A case study on ecological microbial diversity and its importance
Microorganisms constitute most of the biodiversity on earth, and they are predominant in every ecosystem found in the environment. Several of the processes which microorganisms perform are of critical importance for the cycling of nutrients, the degradation of various compounds, and the global climate . Knowledge of microorganisms in environment; mainly in rainforests, freshwater and marine ecosystems in Sri Lankan context help mankind to develop services and find strategies to utilize natural resources in a sustainable manner as well as to conserve the ecological diversity for future generations.
In their ecological habitats, both bacteria and fungi act as biodegrading agents of decaying materials which helps in recycling of nutrients and maintenance of nutrient cycles. With technological revolution the global environmental microbiology has undergone over the past decade , this natural phenomenon is used for the benefit of mankind in finding sustainable ways to clean up contaminated environments . Therefore, a deeper knowledge on ecological microorganisms will open doors to an entirely new world that will help to reduce environmental pollution in an efficiently economical manner.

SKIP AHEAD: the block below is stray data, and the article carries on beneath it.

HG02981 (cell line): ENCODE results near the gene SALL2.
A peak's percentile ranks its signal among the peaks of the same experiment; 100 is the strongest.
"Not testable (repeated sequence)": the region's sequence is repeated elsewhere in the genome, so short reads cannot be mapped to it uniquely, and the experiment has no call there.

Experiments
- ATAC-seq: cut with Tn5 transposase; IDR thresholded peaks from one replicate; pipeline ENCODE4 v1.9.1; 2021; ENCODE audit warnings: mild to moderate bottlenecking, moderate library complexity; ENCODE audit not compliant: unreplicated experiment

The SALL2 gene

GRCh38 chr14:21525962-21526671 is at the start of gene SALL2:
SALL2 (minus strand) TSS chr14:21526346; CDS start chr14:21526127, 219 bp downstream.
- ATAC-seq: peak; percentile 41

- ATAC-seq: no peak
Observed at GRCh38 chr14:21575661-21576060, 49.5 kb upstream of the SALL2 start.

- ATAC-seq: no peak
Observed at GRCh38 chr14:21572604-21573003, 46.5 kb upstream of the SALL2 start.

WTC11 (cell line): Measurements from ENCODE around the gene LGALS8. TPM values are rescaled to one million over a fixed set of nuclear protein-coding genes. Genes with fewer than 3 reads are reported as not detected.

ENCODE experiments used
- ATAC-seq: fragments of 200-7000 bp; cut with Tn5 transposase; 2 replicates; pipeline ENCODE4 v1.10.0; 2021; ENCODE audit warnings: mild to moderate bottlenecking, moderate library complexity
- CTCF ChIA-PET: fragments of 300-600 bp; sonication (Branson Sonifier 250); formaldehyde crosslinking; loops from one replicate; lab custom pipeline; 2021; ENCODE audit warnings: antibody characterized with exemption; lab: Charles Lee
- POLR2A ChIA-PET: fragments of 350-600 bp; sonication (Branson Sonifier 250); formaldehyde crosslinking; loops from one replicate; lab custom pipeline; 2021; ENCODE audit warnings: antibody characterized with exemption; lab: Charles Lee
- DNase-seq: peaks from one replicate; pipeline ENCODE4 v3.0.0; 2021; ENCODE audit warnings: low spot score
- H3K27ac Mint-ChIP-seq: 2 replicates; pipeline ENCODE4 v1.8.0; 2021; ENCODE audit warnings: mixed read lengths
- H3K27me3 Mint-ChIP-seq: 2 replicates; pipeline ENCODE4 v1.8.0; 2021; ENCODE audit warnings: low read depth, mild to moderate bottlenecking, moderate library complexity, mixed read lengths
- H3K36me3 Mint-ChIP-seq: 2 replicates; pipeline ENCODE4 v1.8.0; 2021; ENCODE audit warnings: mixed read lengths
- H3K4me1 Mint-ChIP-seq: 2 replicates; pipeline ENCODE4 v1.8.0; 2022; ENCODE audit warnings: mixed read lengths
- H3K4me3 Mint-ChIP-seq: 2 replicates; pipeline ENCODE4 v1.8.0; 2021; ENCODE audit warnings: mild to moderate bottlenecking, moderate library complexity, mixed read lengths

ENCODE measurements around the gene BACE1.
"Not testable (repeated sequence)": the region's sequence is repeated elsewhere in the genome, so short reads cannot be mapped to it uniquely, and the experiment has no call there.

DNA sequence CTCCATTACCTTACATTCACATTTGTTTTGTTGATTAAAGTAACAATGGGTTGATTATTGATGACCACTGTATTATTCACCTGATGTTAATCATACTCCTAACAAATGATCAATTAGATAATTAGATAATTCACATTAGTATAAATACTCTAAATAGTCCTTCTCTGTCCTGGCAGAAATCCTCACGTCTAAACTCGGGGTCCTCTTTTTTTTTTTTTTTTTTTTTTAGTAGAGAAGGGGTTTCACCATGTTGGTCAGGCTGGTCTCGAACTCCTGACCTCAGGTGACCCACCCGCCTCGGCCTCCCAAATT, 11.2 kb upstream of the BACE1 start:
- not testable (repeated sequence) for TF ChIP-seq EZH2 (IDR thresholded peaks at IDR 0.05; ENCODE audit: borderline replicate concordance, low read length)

Bioremediation or the introduction of group of natural microbial strains or genetically engineered variants to reinforce the treatment of contaminated environments, can be used effectively to treat wastewater  and remove treat effluents of different industries such as pharmaceuticals, stainless steel plants, preparation of alloys, chrome plating, leather tanning, production of refractories, dye industry, industrial water cooling, paper pulp production, petroleum refining, wood preservation  as well as to remove oil spills from oceans  and to address the deteriorating soil conditions . It is a highly efficient, less expensive, highly specific natural process which results in harmless residues that carbon dioxide, water, and cell biomass. Bioremediation allows complete destruction of target population instead of transferring contaminants from one environmental medium to another .
Some companies in Sri Lanka have already established this landmark approach , but the process can be enhanced by widening the knowledge on ecological microorganisms that efficiently act as bioremediation agents and by provision of newer techniques that can overcome the limitations of current conventional and molecular biological techniques used in identification of microorganisms.
Current conventional methods used in microbiological identification include culturing of bacteria and fungi, but the inability to culture certain species of microbes intrude the identification process. Culture based methods are bias towards the fast growing species in a population, and requires a minimum turnaround time of 7 days. Although Density Gradient Gel Electrophoresis (DGGE) can be used for microbial identification, the phylogenetic relations established using the technique can be less reliable, in turn reducing the sensitivity of the identification. Fluorescent In Situ Hybridization (FISH) can also be used as a molecular based technique, but a prior knowledge of the ecosystem under study and the microorganisms most likely to be detected is necessary for the process. In addition, preparation of probes can be an expensive, cumbersome and unsatisfactory .
Fig- phylogenetic tree based on 16s rRNA gene sequence comparisons showing the position of isolate Cellulomonas spp .